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4 Ways to Prepare Your Marketing for the Upcoming Holiday Season

Get your business and promotion schedule prepped for the busiest shopping season of the year.

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Depending on the products and services you sell, you're likely already thinking of ways to maximize your business for this coming holiday shopping season.

But even if you don't sell traditionally "giftable" items (think web hosting or cybersecurity packages), you still might want to tap into the trend of increased spending. Many consumers are already in the spending mood, so why not capitalize on that?

While you're getting together your strategy for business operations, remember that you'll still need to get the word out there. Coming off a decent 2016 where holiday consumer spending went up, retailers and other businesses will be preparing some major marketing pushes this year. Now you just need to figure out how you'll stand out above the crowd.

Staffing, inventory and cash flow are all going to be important this coming season. For marketing, keep these things in mind.

1. Think more value, not more discounts.

When people think of holiday shopping, they think of discounts. Because of that, almost everyone is offering discounts. To differentiate yourself, you don't need deeper discounts, just a better story.

There's a growing class of consumers who appreciate a connection with a brand, as they seek more authenticity in the brands they associate with. The best way to do that is to integrate storytelling into your campaigns. The now-famous "WestJet Christmas Miracle" campaign is a great example of how one brand became viral and earned a tremendous amount of online exposure.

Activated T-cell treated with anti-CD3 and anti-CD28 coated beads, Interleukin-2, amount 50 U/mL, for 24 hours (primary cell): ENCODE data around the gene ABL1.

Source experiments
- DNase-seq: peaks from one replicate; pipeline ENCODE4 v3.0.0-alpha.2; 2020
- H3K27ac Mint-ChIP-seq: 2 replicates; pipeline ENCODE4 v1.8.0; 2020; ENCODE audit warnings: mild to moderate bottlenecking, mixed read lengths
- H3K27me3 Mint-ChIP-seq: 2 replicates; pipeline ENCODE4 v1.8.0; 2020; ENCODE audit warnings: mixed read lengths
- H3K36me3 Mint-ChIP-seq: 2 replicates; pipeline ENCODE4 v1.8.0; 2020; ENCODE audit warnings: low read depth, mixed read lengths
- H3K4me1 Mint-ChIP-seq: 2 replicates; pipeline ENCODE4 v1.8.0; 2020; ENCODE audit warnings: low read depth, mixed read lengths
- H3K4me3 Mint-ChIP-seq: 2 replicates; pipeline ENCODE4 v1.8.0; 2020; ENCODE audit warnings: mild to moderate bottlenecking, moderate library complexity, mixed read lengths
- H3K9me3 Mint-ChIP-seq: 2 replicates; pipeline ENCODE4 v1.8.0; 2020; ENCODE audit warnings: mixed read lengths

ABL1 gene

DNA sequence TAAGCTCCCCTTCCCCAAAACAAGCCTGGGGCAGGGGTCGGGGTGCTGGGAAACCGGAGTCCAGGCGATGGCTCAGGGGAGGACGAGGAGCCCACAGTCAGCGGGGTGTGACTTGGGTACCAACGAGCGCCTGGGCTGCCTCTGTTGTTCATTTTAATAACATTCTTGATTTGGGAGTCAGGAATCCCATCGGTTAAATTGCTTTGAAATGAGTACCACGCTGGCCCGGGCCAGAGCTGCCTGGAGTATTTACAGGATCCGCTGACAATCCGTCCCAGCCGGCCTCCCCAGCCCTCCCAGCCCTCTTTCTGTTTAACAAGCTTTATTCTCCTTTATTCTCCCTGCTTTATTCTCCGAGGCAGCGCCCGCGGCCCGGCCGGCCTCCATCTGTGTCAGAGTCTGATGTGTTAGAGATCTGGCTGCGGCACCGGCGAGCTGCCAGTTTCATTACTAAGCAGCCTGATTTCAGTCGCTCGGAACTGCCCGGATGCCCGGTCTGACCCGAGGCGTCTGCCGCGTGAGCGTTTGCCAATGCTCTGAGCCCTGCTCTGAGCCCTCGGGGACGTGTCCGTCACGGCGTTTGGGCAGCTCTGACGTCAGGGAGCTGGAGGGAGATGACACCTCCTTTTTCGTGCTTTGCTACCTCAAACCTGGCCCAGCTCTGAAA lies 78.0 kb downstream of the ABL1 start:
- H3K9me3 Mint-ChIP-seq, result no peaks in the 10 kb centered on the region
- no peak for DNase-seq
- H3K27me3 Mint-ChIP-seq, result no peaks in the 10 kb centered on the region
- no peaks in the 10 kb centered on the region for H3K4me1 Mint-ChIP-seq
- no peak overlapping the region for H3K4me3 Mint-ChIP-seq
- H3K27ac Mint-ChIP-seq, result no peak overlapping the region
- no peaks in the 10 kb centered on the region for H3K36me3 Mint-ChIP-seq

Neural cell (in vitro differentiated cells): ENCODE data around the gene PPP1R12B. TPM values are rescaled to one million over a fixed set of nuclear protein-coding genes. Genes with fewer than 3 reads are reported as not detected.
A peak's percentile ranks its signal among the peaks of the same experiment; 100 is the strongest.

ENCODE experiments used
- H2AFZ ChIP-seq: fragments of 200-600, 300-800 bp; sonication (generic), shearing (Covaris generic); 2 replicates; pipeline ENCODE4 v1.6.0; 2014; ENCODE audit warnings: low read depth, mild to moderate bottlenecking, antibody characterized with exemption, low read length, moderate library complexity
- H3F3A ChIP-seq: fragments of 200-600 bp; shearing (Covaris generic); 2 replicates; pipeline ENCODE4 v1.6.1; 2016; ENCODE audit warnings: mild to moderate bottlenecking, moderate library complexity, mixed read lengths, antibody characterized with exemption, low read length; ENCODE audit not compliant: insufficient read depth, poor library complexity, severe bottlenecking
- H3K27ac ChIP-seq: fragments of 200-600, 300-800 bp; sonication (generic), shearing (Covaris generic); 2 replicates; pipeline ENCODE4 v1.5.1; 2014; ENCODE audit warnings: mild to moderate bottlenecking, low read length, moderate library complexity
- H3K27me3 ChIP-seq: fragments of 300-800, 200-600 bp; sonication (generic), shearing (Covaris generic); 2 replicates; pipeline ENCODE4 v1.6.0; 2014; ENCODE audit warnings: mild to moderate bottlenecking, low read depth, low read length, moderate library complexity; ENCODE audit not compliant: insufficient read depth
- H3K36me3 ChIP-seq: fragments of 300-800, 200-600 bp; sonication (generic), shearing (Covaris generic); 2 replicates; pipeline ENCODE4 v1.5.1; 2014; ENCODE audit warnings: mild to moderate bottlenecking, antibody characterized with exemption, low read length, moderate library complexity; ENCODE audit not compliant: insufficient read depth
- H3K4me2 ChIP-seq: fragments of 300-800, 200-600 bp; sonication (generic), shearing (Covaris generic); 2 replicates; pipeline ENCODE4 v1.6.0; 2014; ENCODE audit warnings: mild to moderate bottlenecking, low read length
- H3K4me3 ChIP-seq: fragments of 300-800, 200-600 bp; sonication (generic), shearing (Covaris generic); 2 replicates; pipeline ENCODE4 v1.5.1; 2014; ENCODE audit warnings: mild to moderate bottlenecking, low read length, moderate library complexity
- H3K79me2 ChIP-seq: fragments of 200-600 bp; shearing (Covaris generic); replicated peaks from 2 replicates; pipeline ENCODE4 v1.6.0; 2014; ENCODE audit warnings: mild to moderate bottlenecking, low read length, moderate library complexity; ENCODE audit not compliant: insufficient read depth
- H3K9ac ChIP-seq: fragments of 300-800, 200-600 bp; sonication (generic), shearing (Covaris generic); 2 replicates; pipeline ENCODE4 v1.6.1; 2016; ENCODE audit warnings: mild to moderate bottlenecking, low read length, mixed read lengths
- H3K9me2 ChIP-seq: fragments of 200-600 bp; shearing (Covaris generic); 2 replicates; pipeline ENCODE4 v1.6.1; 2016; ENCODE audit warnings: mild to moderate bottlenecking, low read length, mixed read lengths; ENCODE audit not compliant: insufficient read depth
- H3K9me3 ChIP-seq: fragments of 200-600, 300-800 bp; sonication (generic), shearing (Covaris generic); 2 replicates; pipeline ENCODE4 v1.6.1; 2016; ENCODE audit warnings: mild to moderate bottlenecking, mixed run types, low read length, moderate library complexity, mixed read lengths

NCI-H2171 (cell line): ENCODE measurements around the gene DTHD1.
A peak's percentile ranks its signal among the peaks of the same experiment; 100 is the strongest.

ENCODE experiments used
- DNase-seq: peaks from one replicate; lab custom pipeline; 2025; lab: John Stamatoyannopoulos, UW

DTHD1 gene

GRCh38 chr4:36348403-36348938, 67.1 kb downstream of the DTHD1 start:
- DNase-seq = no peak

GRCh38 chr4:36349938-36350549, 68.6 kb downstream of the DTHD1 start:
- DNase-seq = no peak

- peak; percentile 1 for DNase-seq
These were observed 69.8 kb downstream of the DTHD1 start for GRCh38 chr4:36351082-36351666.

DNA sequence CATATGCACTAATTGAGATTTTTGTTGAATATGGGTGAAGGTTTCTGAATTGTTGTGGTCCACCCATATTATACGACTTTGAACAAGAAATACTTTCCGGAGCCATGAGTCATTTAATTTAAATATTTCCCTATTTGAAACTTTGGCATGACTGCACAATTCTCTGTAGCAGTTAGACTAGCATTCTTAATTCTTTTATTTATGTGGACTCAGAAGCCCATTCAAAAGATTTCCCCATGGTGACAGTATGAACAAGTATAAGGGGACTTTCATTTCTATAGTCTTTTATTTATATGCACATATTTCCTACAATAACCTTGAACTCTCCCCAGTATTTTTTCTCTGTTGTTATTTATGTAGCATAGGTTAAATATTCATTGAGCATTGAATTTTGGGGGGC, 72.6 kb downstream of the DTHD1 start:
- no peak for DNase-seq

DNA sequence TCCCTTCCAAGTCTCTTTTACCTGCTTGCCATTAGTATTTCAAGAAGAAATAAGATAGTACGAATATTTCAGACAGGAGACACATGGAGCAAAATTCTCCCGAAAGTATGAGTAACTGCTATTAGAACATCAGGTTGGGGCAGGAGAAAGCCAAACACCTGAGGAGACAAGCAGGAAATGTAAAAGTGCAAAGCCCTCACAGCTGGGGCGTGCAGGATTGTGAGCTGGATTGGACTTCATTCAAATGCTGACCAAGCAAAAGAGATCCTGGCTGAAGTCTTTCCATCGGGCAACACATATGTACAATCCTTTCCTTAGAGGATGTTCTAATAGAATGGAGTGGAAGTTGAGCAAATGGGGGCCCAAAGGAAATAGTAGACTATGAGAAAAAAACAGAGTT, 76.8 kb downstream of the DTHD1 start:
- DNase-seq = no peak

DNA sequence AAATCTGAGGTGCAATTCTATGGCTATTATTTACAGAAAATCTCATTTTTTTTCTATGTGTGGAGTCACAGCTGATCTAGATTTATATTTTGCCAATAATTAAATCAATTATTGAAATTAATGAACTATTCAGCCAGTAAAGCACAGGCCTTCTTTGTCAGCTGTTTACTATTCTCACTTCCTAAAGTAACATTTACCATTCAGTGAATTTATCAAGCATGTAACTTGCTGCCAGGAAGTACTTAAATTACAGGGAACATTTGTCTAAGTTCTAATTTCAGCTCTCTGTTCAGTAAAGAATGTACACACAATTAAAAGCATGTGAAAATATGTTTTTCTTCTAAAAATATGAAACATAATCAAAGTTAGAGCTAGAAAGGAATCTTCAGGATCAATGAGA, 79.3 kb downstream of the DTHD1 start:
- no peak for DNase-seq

2. Prepare an advertising budget, and stick to it.

One of the complaints from many retailers is that while sales increased during the holiday shopping season, overall profit didn't. So much money was used up in marketing and operations that they ate into the profits.

Take the time to lay out all your upcoming expenses and generate a sales forecast -- it might help to loop in your bookkeeper or accountant too. Decide from there just how much you're willing to dedicate to ad spend.

3. Identify the appropriate channels to distribute your message.

Advertising is no longer as simple as printing an ad in the local paper and maybe buying a local TV spot. Today, there are a myriad of ways to get your promotions out there.

What you utilize depends on many factors, including your budget, the timing, and especially where your intended audience might be. Should you focus on remarketing to your current email list of customers, or do you need to create a Facebook Ads campaign targeted towards new, young couples? Would a direct mail piece in your neighborhood be more fruitful than a Snapchat filter?

Check out this article for a list of possible marketing channels to consider this holiday season.

4. Produce all marketing materials now.

Once you've decided on a budget and the different channels you'll utilize in your strategy, you'll want to get all your assets designed as soon as possible.

Once the season starts, the last thing you'll want to think about is getting graphics designed last-minute for your promotions. Many design freelancers will likely be busy themselves, as well as your own staff. In some cases, you may be met with an expedited service fee, an unwelcome expense in your ledger.

Identify the channels you're using, prepare your graphics and copy, and file them away for easy access when the time comes.

Being prepared when starting a new marketing campaign is important no matter what time of the year it is. But preparedness is especially important as the craziness of the holiday season sets in. This time of year is often fraught with many additional activities that require extra time and effort in both your business and your personal life. Take the time to plan now so that you don't lose sight of what's truly important to you later.

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